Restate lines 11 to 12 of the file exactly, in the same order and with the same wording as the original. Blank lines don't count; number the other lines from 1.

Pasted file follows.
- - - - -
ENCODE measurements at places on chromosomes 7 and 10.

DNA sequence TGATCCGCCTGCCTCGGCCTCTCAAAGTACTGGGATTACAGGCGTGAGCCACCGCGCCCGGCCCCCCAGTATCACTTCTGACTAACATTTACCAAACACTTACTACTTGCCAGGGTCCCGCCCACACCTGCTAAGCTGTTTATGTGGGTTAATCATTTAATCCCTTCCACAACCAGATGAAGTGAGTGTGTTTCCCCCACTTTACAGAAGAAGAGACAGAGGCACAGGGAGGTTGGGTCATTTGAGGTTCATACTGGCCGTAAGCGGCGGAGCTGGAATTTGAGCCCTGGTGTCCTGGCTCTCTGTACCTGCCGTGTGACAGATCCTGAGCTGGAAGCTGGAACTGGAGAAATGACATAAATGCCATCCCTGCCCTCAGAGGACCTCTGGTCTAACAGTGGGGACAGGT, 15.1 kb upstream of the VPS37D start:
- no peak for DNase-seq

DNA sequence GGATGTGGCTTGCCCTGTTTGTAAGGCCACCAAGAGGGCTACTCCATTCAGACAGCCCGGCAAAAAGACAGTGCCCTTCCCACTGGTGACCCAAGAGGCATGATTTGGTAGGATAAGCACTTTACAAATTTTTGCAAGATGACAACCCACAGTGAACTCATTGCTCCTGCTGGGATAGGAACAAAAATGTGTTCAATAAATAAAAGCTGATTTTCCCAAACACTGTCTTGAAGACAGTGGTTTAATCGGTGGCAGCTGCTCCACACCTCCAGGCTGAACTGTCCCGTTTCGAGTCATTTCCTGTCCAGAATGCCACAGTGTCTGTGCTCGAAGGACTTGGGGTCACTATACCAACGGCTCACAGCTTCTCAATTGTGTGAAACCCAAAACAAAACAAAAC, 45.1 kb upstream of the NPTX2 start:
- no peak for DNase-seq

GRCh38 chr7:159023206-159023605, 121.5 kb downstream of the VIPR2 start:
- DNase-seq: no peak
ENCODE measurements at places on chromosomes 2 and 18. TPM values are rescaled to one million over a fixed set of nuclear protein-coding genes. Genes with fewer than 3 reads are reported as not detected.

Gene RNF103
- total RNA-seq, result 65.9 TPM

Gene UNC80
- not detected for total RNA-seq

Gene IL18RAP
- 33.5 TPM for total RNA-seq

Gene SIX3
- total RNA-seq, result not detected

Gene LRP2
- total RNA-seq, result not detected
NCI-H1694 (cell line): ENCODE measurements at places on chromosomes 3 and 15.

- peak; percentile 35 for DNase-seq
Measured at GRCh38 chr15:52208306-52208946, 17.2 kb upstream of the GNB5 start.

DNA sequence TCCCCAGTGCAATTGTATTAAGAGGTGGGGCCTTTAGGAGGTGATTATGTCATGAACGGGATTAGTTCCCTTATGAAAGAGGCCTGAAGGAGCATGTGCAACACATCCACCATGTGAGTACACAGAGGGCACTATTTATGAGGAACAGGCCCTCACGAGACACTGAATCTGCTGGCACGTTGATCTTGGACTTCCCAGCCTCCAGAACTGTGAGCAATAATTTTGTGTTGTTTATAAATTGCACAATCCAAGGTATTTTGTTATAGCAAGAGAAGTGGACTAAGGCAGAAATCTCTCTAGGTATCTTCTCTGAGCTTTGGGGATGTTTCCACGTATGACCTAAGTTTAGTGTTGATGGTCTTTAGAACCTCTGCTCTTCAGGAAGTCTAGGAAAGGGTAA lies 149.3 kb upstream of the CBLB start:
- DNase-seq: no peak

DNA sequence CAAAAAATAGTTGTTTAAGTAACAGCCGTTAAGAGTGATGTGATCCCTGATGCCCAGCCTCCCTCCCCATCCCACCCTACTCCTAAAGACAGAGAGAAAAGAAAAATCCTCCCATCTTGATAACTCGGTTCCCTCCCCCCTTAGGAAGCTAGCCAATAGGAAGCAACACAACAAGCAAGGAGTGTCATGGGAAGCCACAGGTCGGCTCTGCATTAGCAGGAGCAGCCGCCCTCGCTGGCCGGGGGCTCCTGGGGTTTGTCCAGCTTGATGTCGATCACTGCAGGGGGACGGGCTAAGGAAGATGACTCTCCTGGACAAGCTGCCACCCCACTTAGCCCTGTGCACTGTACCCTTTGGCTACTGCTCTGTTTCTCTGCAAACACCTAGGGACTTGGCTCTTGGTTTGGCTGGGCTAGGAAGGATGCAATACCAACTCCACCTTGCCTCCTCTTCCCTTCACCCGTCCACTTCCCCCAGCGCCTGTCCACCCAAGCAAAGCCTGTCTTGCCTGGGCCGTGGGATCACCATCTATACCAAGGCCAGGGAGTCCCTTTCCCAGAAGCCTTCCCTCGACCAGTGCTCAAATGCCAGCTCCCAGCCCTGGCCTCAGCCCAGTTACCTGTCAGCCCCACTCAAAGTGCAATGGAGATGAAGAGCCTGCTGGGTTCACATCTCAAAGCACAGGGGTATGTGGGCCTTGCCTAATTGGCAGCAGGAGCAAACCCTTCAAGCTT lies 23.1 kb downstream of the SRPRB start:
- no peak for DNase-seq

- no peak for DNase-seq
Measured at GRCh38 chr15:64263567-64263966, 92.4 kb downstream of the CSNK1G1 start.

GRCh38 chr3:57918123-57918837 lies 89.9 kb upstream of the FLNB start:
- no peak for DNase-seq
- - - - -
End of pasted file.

Gene UNC80
- not detected for total RNA-seq